However, a mobile hotspot can do a lot more than a phone hotspot can. Some come with security features like firewalls and guest networks. And newer 5G hotspots also have up-to-date Wi-Fi standards that make it easier to support a large number of devices at the same time. Better yet, hotspots usually have better radios (to receive cellular signal) and better antennas than smartphones do. meaning better connectivity and faster speeds throughout the day.

How a hotspot works

  1. The hotspot grabs data from a cellular tower.
  2. The hotspot uses that data to set up a Wi-Fi signal.
  3. Your laptop or tablet picks up the Wi-Fi signal from the hotspot.
  4. You select the Wi-Fi account and enter the password to access the Wi-Fi network.

Using a mobile hotspot is just as straightforward as using your phone, but it comes with added expenses. On top of buying the actual hotspot device, you also have to invest in a hotspot data plan from a cellular carrier. But the extra investment nets you more data, greater flexibility, and an extra backup option when you need portable Wi-Fi while traveling.

Pro tip: Get the best hotspot for your needs

If you’re on the market for a mobile hotspot, take a look at our best hotspots guide to learn more about prices and specs. You can get a top-of-the-line 5G hotspot for under $300 or a budget-friendly 4G hotspot for a lot less.

Mobile hotspot pros and cons

A mobile hotspot is a significant upgrade from your phone’s hotspot, but not everyone needs one. Aim to get a mobile hotspot if you spend a significant amount of time away from the home or office and need a reliable way to get Wi-Fi when fixed broadband isn’t available. Hotspots are also ideal for school groups and teams of employees on work trips.

If you don’t have heavy-duty hotspot needs, you’re probably just fine using phone tethering to get some Wi-Fi every once in a while.


  • Connectivity for 32 or more devices, depending on hotspot
  • Consistent performance with Wi-Fi 6 on 5G devices
  • Affordable rates for data plans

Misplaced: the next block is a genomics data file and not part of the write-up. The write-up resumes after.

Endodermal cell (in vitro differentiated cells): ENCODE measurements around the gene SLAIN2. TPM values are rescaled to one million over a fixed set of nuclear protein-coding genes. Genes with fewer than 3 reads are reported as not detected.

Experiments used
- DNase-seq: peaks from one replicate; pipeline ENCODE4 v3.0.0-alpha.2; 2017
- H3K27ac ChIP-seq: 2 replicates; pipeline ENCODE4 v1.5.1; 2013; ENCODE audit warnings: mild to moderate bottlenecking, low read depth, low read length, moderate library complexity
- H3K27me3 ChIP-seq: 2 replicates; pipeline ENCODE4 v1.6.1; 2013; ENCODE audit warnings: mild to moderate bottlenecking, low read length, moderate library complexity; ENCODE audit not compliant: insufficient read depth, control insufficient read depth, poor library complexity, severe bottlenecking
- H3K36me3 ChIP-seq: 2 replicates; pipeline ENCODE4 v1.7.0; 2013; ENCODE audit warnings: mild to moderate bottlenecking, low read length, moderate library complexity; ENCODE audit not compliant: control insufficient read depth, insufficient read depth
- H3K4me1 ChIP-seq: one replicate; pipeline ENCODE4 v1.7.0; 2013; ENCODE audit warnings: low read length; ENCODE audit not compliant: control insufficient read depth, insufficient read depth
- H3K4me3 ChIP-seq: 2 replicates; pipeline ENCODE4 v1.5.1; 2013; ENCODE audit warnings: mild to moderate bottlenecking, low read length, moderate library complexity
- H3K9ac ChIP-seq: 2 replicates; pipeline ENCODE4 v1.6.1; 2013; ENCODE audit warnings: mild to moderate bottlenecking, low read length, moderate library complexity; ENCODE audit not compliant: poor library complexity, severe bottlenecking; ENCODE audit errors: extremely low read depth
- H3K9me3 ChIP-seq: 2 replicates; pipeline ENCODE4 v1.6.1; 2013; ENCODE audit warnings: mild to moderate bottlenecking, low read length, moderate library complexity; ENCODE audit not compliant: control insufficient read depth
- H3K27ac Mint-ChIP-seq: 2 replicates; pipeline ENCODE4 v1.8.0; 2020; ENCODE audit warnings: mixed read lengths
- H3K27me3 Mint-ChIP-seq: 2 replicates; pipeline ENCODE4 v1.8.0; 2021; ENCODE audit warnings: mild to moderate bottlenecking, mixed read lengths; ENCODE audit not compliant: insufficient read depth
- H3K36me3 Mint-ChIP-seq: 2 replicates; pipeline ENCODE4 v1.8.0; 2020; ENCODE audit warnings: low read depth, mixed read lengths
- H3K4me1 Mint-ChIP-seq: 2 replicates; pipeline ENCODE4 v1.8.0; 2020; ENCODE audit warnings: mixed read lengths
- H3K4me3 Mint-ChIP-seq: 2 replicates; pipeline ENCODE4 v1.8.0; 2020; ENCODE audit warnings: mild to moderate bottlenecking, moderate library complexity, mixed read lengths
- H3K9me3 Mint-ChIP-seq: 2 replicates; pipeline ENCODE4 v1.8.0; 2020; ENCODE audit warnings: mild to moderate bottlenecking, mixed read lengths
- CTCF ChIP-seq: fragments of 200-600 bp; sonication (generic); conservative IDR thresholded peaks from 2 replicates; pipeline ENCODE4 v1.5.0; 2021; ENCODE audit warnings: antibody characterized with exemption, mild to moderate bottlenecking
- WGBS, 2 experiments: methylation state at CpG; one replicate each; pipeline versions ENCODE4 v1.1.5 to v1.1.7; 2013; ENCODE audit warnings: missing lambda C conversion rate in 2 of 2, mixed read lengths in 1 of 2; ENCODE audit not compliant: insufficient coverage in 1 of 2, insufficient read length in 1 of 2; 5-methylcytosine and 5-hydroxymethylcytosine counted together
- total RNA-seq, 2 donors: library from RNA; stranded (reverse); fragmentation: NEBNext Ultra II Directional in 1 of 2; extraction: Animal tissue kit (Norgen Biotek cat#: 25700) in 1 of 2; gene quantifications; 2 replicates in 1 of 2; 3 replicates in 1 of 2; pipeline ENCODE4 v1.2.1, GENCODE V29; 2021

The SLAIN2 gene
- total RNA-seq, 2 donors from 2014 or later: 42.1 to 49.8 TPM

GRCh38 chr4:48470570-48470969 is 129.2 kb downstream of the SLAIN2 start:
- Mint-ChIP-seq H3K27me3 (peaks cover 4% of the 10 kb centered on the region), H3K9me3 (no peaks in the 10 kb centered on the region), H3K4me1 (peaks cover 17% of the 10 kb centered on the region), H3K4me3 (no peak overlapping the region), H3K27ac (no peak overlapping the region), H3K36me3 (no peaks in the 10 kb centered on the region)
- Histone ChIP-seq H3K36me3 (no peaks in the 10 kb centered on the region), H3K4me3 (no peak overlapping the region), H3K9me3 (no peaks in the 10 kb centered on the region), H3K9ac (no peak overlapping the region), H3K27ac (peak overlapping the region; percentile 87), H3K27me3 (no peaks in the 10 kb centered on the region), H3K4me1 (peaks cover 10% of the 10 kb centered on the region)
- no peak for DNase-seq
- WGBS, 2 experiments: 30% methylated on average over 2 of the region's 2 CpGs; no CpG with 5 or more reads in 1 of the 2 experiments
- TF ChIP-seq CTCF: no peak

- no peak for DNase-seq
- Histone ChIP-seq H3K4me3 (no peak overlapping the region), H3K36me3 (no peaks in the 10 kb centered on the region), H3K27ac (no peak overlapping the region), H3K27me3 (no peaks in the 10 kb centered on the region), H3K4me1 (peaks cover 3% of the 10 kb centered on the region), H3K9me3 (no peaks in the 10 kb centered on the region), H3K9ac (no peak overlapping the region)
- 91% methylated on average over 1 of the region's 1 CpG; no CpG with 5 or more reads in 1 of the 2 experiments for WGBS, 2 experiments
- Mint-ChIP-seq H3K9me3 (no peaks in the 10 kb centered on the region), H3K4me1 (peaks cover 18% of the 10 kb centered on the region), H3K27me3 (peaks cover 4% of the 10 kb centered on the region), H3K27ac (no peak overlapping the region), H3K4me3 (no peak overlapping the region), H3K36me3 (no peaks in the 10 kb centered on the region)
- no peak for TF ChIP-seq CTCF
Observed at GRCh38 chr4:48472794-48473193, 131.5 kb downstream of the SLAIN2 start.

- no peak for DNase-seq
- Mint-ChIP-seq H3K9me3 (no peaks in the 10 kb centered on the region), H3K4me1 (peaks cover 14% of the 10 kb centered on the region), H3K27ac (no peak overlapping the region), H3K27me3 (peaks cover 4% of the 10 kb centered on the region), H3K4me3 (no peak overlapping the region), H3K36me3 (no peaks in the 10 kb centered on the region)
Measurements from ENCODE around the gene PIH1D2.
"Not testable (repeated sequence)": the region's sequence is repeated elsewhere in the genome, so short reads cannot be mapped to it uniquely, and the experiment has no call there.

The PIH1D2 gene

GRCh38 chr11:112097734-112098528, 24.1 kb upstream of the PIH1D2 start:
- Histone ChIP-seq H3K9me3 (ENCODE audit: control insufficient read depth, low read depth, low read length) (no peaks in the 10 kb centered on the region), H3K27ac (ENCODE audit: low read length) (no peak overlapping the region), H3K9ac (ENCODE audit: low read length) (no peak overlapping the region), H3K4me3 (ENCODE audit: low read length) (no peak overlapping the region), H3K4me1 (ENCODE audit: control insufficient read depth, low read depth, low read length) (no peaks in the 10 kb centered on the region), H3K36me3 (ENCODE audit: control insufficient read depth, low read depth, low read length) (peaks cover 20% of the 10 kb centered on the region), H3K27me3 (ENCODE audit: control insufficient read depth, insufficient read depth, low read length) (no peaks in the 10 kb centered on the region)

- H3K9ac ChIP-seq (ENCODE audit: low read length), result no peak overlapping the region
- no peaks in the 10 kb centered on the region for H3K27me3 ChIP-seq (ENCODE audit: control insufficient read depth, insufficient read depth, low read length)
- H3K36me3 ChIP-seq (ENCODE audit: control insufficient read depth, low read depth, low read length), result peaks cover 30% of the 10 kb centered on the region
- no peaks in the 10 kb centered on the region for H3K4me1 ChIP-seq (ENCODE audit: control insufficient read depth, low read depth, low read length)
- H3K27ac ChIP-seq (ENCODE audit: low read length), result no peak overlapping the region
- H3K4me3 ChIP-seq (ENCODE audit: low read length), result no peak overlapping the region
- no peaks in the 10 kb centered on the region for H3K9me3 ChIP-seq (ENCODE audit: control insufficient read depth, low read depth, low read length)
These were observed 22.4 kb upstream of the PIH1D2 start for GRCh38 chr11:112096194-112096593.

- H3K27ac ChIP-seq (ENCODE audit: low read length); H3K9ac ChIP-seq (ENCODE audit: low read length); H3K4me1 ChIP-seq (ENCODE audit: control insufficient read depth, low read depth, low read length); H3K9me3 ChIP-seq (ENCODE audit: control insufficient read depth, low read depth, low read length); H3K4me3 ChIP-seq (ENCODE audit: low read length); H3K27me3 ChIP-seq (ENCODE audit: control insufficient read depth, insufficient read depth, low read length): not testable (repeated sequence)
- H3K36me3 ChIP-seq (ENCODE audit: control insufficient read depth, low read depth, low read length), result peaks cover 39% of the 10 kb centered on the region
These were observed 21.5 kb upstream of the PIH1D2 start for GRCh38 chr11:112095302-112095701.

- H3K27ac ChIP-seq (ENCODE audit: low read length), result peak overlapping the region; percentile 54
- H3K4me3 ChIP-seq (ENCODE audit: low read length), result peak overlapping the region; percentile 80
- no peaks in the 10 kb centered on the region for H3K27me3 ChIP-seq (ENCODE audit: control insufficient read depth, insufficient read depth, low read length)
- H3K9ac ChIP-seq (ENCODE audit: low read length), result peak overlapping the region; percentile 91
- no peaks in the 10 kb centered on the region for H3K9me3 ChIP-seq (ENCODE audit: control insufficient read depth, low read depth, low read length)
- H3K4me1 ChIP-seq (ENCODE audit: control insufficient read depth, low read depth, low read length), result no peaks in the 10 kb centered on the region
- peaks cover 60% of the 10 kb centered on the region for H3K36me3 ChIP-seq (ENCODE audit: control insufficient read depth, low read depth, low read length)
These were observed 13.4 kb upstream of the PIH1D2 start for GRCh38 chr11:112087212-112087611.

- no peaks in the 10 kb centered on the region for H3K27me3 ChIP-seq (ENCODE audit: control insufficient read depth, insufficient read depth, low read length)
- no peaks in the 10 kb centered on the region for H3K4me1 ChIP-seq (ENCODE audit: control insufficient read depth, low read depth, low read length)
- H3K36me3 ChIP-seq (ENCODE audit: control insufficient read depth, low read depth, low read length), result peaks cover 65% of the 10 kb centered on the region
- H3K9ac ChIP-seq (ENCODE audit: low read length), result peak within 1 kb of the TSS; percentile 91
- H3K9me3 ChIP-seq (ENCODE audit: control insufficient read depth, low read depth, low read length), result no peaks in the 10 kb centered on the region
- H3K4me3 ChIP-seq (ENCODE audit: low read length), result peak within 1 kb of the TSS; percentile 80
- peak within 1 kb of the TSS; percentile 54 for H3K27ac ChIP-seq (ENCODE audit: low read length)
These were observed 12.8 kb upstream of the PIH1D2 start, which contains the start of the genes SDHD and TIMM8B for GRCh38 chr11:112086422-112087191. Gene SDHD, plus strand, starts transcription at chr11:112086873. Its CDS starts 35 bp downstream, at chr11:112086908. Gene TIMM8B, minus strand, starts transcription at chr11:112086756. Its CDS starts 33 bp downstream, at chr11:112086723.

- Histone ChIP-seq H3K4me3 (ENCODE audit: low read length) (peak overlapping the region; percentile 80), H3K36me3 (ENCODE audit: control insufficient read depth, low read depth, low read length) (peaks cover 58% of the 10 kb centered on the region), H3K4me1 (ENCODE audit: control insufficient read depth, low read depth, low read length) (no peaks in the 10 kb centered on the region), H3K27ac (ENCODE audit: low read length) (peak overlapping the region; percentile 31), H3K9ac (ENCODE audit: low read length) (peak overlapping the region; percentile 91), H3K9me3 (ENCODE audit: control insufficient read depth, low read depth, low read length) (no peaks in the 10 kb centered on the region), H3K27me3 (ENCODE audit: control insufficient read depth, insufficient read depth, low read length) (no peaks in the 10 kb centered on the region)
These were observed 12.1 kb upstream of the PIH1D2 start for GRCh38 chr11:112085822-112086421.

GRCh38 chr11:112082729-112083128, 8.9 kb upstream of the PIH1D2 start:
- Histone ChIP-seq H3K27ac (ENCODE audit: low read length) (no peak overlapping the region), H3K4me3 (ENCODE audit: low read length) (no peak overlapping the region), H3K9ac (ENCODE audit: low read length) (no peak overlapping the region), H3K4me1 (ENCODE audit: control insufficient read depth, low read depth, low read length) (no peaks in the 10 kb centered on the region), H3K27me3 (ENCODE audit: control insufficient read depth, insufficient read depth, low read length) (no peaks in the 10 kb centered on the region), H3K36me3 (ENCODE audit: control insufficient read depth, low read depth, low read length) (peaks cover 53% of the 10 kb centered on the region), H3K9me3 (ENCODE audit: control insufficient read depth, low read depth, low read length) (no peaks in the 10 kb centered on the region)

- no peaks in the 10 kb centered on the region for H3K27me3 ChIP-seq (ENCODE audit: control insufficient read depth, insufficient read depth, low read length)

• Added expense for the device and data plan
  • No totally unlimited data plans
  • Location-dependent speed and quality

What’s better for you: Phone tethering or a mobile hotspot?

Stick to phone tethering if you only need portable Wi-Fi only once in a while. Your phone’s personal hotspot doesn’t have a whole lot of firepower or features, but it’s cheap and easy to use.

You’re better off upgrading to a mobile hotspot if you regularly go on long trips or regularly share your hotspot with a group of friends, classmates, or coworkers.

Device typeBest for
Phone tethering
  • Short trips (2 days or less)
  • Traveling once a month or less
  • Working solo at a coffee shop
  • International travel
Mobile hotspot
  • Long trips (3 days or more)
  • Traveling multiple times in a month
  • Vacation rentals
  • Work conferences

Author -

Peter Holslin has more than a decade of experience working as a writer and freelance journalist. He graduated with a BA in liberal arts and journalism from New York City’s The New School University in 2008 and went on to contribute to publications like Rolling Stone, VICE, BuzzFeed, and countless others. At, he focuses on covering 5G, nerding out about frequency bands and virtual RAN, and producing reviews on emerging services like 5G home internet. He also writes about internet providers and packages, hotspots, VPNs, and Wi-Fi troubleshooting.